(4R',5R')-5-(5-Ethyl-2,2-dimethyl-[1,3]-dioxolan-4-yl) -pentan-2-one (16)

Compound 16 was prepared using the same conditions as above, from compound 14 (0.81 g, 3 mmol) and methyl vinyl ketone (0.32 mL, 3.9 mmol), yielding a colorless liquid (0.26 g, 40%); IR nmax/cm-1 1718, 1241, 1170, 1102 (film); 1H NMR (400 MHz, CDCl3) d 0.98 (t, J 7.4 Hz, 3H), 1.36 (s, 6H), 1.40-1.62 (m, 4H), 1.62-1.84 (m, 2H), 2.13 (s, 3H), 2.47 (t, J 7.3 Hz, 2H), 3.54 (dt, J 4.4 and 8.0 Hz, 1H), 3.60 (dt, J 3.5 and 8.0 Hz, 1H); 13C NMR (50 MHz, CDCl3) d 10.5, 20.5, 25.6, 27.1, 29.9, 32.1, 43.4, 80.3, 81.9, 107.5, 208.6; GC/EIMS (70 eV) m/z 199 (M-CH3, 54%), 139 (59), 98 (79), 81 (100).

(1S,5R,7S)-5-Ethyl-7-methyl-6,8-dioxabicyclo[3.2.1] octane (1)

A solution of adduct 15 (0.17 g, 0.8 mmol) and H3PW12O40 (0.23 g, 0.08 mmol) in CH2Cl2 (15 mL) was stirred at room temperature for 4 h. The reaction mixture was diluted with water (5 mL), extracted with CH2Cl2 (3 x 10 mL) and the organic phase washed with brine (20 mL). After drying and evaporation of the solvent, it was obtained a yellowish liquid that was purified by "dry-column" flash chromatography (n-hexane:ethyl acetate, 9.5:0.5) to afford a colorless liquid (0.12 g, 96%); IR nmax/cm-1 1463, 1363, 1239, 1182, 1015 (film); 1H NMR (400 MHz, CDCl3) d 0.95 (t, J 7.5 Hz, 3H), 1.18 (d, J 6.2 Hz, 3H), 1.47-1.95 (m, 8H), 4.04 (s large, 1H), 4.21 (q, J 6.2 Hz, 1H); 13C NMR (50 MHz, CDCl3) d 7.3, 17.1, 21.7, 28.1, 30.6, 33.5, 75.6, 80.0, 110.0; GC/EIMS (70 eV) m/z 156 (M+, 7%), 112 (16), 100 (45), 71 (19), 57 (100).

(1R,5S,7R)-7-Ethyl-5-methyl-6,8-dioxabicyclo[3.2.1] octane (2)

Using the same conditions as above, compound 2 was prepared as a pale liquid (0.12 g, 96%); IR nmax/cm-1 1461, 1382, 1239, 1174, 1033 (film); 1H NMR (400 MHz, CDCl3) d 0.90 (t, J 7.4 Hz, 3H), 1.40 (s, 3H), 1.41-1.94 (m, 8H), 3.92 (t, J 6.5 Hz, 1H), 4.12 (s large, 1H); 13C NMR (50 MHz, CDCl3) d 9.8, 17.2, 25.1, 28.0, 28.6, 35.0, 78.3, 81.2, 107.7; GC/EIMS (70 eV) m/z 156 (M+, 8%), 114 (100), 98 (46), 85 (96).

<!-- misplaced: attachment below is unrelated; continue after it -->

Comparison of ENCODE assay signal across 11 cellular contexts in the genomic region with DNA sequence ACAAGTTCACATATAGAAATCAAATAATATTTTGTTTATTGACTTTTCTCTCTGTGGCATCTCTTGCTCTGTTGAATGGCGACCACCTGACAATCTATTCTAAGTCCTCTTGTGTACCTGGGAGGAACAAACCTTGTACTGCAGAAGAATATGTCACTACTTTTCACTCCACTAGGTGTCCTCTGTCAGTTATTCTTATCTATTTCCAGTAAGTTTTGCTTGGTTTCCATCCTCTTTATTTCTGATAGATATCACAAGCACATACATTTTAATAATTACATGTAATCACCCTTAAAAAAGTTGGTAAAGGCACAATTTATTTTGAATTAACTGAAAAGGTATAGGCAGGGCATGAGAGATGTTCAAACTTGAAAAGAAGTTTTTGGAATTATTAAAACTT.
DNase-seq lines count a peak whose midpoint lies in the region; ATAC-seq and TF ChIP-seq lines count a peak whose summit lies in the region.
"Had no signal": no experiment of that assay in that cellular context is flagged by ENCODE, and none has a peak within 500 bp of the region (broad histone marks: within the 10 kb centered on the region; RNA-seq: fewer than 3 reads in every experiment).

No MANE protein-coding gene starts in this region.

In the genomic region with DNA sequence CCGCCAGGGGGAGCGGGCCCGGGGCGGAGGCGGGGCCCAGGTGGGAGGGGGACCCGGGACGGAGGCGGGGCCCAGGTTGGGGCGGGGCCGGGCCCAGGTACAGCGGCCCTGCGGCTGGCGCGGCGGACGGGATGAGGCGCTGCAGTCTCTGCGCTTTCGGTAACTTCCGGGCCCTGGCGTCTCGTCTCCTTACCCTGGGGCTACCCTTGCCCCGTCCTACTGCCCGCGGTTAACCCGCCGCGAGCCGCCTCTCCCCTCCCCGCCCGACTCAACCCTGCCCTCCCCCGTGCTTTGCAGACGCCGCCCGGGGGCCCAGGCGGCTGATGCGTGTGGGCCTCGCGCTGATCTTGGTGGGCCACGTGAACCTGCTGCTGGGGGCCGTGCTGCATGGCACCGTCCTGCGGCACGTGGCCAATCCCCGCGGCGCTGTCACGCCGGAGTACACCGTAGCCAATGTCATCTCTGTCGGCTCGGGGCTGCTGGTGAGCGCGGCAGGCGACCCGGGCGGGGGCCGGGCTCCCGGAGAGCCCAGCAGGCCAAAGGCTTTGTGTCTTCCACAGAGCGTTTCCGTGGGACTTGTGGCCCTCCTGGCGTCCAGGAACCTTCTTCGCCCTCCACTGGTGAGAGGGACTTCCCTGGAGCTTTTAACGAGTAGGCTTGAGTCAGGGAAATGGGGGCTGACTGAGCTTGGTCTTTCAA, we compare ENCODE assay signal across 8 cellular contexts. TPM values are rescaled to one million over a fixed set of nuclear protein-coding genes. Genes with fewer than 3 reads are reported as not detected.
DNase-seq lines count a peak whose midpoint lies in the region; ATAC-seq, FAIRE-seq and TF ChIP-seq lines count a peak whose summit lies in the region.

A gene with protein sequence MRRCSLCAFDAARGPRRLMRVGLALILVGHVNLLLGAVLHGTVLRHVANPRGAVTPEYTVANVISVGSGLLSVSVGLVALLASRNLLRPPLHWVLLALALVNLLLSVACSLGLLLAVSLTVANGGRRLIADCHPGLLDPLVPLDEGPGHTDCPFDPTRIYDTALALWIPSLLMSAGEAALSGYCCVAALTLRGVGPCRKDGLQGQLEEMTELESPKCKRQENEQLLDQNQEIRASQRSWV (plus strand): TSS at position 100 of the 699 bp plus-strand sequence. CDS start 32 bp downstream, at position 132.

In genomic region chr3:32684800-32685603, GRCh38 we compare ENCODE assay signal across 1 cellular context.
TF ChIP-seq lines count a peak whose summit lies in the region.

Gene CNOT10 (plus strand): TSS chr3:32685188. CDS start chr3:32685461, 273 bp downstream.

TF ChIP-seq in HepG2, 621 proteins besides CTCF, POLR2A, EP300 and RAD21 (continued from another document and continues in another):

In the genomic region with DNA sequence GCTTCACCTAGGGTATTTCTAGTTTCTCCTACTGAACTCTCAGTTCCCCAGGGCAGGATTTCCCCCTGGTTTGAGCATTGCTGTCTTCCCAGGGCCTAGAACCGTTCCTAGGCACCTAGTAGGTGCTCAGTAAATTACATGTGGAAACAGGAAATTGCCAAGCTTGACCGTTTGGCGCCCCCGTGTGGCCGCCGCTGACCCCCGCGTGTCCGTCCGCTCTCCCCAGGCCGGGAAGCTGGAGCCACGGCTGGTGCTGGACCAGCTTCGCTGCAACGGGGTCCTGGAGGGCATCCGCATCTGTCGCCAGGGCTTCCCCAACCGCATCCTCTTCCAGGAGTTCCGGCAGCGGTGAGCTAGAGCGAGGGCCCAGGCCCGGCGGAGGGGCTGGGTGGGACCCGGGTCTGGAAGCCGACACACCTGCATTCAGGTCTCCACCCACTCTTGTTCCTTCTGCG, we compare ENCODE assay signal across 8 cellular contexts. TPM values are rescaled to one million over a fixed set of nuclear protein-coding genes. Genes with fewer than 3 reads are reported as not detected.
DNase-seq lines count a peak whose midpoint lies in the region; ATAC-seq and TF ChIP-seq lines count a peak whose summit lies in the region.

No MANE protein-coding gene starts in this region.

Results and discussion

In this novel synthesis of exo-isobrevicomin (1) and exo-brevicomin (2), (E)-but-2-en-1-ol (5) and (E)-pent-2-en-1-ol 95% (6), purchased from Aldrich as a 95:5 mixture of E:Z isomers, were converted by the method already described11 into their respective tosylated derivatives 7 and 8 in 85 and 80% yield, respectively. The next step, involving a nucleophilic substitution with NaI in anhydrous acetone permitted, in almost quantitative yields, the preparation of iodide derivatives 9 and 10, whose respective E:Z compositions (98:2 and 95:5) were characterized by gas chromatography (DB-WAX). The asymmetric catalytic cis-dihydroxylation of the double bonds of 9 and 10, mediated by the commercially available Sharpless reagents (AD-mix-aâ and AD-mix-bâ),12 which have already been used to synthesize the (-)-exo-isobrevicomin (1),3,4 (+)-exo-brevicomin (2) and respective endo isomer13, furnished the corresponding diols 11 and 12, in 76¾80% yield. Since compounds 9 and 10 were also primary halides, the dihydroxylation reaction was carried out under buffered conditions by the addition of NaHCO3 in order to avoid the formation of an epoxy intermediate.12 Purification by recrystallization and column flash chromatography enhanced the diastereomeric purity of diols 11 and 12 (92:8 and 94:6 ratios, respectively, by chiral gas chromatography on Chirasil-DEX CB). The absolute configuration for 11 and 12 was suggested based on a related transformation reported by Sharpless and co-workers with (E)-crotyl chloride.12 The acetonides 13 and 14, obtained quantitatively by the classical method (2,2-dimethoxy-propane and PPTS),14 were submitted to conjugate addition, promoted by Zn/Cu couple, with ethyl or methyl vinyl ketones under ultrasonic radiation.15 The proposed mechanism for the reaction of these adducts has been discussed as involving a free radical formed in the aqueous medium.16 For the primary halide compounds, several studies have confirmed their low reactivity in the coupling reaction and poor yields have resulted from the generation of side products.16,17 The intramolecular acetalization of adducts 15 and 16 was catalysed by the heteropoly acid, phosphotungstic acid, a catalyst that has been underutilized for carrying out organic reactions in heterogeneous and homogenous systems, although it has been applied in some industrial and academic cases.18-20 exo-Isobrevicomin (1) and exo-brevicomin (2) were synthesized from adducts 15 and 16 in 96% yield. Involving six steps, the overall yields for the natural products 1 and 2 were 17 and 23%, respectively, based on the starting materials 5 and 6. The spectrometric data (IR, 1H and 13C NMR, GC/MS) of these both compounds were compared to those reported in the literature.

The chemical methodology described herein has enabled us to prepare compounds 1 and 2 and should be readily adapted to prepare isomers and higher homologues.

 

Acknowledgments

We thank University of Brasilia and FAPDF for partial financial support of this work. Special thanks are due to Prof. Antônio Gilberto Ferreira (DQ-UFSCar) for the high resolution and 2D spectra of the synthetic compounds and Prof. Peter Bakuzis for kind suggestions.

 

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Received: March 23, 2001
Published on the web: February 25, 2002

 

* e-mail: isresck@unb.br